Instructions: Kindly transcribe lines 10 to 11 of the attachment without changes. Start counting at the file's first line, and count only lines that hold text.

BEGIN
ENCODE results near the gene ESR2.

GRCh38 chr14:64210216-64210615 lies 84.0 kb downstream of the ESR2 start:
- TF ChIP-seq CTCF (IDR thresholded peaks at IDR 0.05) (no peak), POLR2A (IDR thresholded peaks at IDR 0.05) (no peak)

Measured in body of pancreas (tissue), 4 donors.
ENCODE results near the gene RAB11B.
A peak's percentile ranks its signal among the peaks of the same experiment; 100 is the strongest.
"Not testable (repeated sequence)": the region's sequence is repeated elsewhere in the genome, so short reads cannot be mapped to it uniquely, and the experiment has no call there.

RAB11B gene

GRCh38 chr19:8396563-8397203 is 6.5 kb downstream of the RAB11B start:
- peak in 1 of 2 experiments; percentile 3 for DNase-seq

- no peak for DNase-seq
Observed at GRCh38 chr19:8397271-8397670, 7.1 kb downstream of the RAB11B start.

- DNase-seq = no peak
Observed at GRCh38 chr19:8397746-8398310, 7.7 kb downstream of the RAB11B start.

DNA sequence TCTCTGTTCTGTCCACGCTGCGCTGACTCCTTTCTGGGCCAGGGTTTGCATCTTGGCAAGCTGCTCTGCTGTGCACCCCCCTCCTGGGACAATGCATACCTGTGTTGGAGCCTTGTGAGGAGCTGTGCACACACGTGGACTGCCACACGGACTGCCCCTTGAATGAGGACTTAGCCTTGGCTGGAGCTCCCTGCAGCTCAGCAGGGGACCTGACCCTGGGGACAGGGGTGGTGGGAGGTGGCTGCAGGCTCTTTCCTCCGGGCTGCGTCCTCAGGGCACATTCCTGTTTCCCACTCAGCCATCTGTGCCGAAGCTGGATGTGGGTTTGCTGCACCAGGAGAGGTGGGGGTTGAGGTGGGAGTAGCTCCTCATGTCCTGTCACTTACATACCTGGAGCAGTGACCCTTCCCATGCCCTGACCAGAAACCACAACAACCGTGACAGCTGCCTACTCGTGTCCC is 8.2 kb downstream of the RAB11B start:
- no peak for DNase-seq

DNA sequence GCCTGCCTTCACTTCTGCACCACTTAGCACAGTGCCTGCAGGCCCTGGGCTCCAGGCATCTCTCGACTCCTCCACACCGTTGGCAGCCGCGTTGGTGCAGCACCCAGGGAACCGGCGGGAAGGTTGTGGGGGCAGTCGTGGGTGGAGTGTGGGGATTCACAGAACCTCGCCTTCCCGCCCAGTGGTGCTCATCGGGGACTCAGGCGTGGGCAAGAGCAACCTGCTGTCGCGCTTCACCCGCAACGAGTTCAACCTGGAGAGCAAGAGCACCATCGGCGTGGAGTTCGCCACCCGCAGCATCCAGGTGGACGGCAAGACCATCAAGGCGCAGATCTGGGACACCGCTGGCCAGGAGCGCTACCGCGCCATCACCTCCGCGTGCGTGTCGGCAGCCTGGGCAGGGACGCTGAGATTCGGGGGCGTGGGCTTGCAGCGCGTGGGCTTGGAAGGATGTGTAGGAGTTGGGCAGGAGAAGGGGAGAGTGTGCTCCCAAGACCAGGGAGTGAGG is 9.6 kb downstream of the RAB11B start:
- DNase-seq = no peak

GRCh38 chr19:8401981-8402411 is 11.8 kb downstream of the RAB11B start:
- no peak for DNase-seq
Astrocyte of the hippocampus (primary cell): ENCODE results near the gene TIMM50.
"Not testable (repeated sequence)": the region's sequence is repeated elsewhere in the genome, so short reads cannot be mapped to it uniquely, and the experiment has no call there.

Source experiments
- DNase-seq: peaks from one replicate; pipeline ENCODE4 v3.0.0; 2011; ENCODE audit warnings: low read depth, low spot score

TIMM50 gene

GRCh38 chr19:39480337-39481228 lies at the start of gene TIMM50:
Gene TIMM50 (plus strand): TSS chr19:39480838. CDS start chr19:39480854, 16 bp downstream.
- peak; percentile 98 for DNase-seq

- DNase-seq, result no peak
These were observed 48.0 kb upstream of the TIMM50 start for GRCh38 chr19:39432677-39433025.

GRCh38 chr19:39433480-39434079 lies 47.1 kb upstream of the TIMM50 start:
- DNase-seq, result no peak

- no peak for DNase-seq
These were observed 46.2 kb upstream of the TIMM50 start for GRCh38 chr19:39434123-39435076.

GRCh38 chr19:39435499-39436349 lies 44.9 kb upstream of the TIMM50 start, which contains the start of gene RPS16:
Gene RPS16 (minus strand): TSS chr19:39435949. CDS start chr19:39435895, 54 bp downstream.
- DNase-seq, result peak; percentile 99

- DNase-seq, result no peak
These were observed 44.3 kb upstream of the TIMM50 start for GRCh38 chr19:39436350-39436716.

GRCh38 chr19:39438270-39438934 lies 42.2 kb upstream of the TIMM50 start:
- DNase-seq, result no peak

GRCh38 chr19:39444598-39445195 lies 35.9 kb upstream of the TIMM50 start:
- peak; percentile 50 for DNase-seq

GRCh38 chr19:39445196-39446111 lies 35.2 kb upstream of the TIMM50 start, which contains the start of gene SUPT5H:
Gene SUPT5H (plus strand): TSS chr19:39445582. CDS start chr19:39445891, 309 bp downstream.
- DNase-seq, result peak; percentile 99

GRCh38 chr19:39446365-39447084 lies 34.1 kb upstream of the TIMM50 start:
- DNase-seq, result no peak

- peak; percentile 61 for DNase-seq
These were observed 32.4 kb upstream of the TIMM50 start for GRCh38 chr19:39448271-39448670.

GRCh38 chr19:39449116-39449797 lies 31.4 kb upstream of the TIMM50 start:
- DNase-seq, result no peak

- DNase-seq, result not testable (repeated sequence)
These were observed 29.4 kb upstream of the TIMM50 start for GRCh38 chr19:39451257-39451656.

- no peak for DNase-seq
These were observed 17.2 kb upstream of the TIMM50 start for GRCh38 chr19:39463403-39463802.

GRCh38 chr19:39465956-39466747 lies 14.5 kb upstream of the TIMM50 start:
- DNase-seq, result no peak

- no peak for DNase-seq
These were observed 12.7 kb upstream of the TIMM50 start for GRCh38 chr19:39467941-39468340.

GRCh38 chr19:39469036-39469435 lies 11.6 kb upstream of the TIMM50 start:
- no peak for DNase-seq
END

- peak in 1 of 2 experiments; percentile 3 for DNase-seq

- no peak for DNase-seq